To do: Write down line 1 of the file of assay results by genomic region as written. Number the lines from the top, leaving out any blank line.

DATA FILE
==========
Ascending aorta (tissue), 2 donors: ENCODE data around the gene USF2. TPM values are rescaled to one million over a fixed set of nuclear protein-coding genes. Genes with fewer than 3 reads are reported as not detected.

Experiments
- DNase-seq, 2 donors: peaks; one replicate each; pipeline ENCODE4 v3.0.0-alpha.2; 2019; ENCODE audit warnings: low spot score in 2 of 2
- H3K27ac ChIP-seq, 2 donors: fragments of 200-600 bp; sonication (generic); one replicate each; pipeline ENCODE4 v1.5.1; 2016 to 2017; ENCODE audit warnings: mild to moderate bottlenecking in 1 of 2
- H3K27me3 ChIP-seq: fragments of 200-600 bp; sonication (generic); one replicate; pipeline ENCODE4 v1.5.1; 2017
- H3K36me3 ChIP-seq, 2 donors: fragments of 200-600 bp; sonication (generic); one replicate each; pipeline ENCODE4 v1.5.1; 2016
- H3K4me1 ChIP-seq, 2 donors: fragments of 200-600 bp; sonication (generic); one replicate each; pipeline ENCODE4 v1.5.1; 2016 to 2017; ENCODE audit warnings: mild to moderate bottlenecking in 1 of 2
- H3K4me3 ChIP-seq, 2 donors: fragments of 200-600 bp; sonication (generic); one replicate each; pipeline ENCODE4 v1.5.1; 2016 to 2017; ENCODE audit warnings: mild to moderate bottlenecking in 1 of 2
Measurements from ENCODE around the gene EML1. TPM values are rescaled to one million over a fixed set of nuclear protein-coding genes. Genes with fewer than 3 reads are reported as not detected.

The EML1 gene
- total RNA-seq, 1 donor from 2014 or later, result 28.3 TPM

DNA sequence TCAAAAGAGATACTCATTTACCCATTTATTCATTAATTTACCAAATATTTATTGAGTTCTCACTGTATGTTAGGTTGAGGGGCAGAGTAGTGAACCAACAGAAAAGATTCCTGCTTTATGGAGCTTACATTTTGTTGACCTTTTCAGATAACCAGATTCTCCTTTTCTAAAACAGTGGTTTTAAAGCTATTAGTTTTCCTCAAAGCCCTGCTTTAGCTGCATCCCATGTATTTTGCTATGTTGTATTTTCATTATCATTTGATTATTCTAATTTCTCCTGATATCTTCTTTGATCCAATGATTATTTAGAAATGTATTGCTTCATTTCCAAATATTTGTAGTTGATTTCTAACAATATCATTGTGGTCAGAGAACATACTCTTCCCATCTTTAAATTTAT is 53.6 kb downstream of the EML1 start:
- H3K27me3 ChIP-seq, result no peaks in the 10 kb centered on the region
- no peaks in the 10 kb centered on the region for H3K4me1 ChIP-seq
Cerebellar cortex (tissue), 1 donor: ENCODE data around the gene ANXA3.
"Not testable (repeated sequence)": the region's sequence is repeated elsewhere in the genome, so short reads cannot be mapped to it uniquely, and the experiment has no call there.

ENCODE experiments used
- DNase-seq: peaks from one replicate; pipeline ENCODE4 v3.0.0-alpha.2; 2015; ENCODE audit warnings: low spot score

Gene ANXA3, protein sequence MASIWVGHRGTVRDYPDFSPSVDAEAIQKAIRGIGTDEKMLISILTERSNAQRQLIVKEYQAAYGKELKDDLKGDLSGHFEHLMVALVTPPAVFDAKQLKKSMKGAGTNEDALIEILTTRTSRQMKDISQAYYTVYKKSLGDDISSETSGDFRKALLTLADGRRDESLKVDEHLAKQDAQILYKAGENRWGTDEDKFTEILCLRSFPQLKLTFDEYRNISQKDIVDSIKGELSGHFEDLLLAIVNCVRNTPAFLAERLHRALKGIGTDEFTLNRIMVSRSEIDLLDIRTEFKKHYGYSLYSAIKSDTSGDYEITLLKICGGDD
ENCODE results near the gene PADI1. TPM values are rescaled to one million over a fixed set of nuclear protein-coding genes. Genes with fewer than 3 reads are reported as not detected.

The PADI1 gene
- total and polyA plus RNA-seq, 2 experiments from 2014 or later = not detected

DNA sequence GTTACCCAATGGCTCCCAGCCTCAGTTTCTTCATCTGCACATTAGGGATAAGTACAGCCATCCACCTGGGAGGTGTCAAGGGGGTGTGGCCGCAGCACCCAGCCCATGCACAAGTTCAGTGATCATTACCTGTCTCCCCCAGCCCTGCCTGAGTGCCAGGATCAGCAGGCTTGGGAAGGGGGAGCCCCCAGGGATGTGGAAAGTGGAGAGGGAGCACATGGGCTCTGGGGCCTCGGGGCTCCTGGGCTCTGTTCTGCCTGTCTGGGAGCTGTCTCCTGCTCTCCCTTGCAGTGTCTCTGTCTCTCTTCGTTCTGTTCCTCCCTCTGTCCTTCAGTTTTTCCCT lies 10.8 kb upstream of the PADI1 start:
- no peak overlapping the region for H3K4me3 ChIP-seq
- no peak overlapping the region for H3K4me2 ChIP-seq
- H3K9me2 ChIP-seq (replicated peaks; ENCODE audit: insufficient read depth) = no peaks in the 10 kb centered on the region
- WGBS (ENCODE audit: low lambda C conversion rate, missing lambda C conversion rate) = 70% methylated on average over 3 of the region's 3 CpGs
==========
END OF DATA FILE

Ascending aorta (tissue), 2 donors: ENCODE data around the gene USF2. TPM values are rescaled to one million over a fixed set of nuclear protein-coding genes. Genes with fewer than 3 reads are reported as not detected.